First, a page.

Search results for: Equity
Page 1/2 14 items
From Approximations of Practice to Transformative Possibilities: Using Theatre of the Oppressed as Rehearsals for Facilitating Critical Teacher Education
Rehearsals and other approximations of practice are often touted as effective pedagogies for preparing teachers to reproduce/replicate practices deemed universally beneficial. However, scholars have noted that reproducing practices across contexts risks undermining equity and justice. This article reports on a three-year project that examined the potential of Boalian Theater and Freirean culture circles to facilitate learning among justice-oriented teacher educators. Using an ethnographic approach, the article shows how, guided by these critical pedagogies, rehearsals can facilitate transformational learning by re-imagining responses to dilemmas of practice in equity-oriented and contextually sensitive ways.
Updated: Sep. 21, 2020
This study aimed to create understandings across mathematics teacher educators' (MTEs) self-reports about the challenges they encountered and the resolutions they implemented when teaching mathematics methods courses through a lens of equity. The authors identified several self-reported challenges and resolutions that emerged from the data: loci of challenges, nature of challenges, and nature of resolusions.
Updated: Sep. 04, 2017
This article discusses changes over the last 40 years in teacher education in the USA. These changes have resulted in two very different strategies for improving the preparation of teachers and in substantial inequities in the distribution of the teaching force.
Updated: Feb. 23, 2017
In this article, the authors examine how particular lived experiences influenced negotiation of the figured worlds participants inhabit and how that negotiation might contribute to the ways in which they took up certain issues, in this case equity in mathematics education. The authors identified two strands that ran through the findings: As teachers came to use a multicultural lens on their mathematics classrooms, they interacted with the figured world of equitable mathematics pedagogy in different ways; In considering sites for praxis, those teachers with more experience in multicultural education looked in and beyond their classrooms for change.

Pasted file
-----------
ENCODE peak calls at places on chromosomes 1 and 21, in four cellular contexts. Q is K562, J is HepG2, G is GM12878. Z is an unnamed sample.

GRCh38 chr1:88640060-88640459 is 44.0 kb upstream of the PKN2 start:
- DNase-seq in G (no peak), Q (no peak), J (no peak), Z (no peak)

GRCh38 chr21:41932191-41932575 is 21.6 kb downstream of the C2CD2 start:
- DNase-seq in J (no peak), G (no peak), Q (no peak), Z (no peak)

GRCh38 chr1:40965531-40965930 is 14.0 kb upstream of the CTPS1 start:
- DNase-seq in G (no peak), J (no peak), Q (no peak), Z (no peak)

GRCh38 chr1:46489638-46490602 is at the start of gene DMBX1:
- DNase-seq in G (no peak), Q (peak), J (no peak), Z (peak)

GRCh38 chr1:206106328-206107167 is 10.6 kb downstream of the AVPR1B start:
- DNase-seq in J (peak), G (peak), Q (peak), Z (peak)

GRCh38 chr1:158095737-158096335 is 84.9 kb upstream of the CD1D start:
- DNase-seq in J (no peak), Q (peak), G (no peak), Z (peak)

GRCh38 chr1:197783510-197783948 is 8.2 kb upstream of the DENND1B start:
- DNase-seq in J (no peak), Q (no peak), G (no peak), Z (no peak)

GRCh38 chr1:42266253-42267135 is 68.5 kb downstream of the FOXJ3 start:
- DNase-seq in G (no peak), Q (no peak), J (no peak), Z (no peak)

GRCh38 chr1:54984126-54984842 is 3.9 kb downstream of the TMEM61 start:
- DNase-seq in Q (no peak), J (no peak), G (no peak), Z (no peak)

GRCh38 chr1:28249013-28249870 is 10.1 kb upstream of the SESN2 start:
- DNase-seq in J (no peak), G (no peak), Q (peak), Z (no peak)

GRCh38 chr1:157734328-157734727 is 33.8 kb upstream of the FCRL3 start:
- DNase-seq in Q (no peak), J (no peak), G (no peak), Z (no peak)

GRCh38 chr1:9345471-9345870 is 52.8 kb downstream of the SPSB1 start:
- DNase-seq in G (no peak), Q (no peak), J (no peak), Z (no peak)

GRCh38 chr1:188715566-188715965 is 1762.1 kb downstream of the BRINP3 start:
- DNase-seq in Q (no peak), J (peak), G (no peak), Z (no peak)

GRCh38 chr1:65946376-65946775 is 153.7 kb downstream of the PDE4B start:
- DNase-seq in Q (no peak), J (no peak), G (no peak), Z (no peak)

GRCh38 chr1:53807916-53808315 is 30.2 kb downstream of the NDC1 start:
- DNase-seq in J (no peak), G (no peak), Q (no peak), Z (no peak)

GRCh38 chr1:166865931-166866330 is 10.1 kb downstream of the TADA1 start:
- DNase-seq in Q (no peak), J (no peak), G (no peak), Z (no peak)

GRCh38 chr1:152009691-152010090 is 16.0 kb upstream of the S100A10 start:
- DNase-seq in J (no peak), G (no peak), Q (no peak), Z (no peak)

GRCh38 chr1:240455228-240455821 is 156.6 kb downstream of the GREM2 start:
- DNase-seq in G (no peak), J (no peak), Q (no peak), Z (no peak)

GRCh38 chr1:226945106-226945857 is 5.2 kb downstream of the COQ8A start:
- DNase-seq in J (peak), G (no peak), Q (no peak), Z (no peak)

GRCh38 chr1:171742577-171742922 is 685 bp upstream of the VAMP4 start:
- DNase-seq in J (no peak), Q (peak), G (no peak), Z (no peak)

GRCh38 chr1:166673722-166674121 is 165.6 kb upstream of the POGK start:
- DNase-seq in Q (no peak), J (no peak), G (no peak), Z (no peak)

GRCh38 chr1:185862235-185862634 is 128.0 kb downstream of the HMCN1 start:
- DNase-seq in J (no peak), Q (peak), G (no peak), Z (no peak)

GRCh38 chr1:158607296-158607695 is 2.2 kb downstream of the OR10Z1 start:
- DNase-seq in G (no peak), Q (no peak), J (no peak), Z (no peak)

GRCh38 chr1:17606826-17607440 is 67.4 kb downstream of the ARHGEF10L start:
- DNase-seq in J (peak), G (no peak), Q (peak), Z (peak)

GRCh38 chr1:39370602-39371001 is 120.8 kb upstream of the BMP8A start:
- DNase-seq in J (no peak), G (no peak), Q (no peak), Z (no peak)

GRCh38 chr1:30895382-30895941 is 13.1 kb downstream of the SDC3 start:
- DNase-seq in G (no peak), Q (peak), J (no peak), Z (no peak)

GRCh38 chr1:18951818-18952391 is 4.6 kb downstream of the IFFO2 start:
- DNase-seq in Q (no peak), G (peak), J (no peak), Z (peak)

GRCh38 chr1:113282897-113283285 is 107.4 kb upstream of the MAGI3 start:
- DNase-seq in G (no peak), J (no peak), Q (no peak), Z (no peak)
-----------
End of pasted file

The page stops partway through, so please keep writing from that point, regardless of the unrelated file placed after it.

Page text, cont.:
Updated: Feb. 15, 2016
An Examination of Black Science Teacher Educators’ Experiences with Multicultural Education, Equity, and Social Justice
This article examines the experiences of Black science teacher educators when they attempted to include multicultural education, equity, and social justice in their teaching. The findings reveal that the participants shared challenges that occur in the academy when they dealt with their Blackness as a faculty member and attempted to infuse multicultural science education, equity, and social justice in their classes. Many of these faculty members decided to incorporate multicultural education, equity, and social justice in their courses. Furthermore, some of them have attempted and stopped due to student evaluations and the need to gain promotion and tenure. The authors suggest that these shared experiences can assist other science educators by understanding Black faculty members’ struggles with the infusion of multicultural science education, equity, and social justice in their teaching.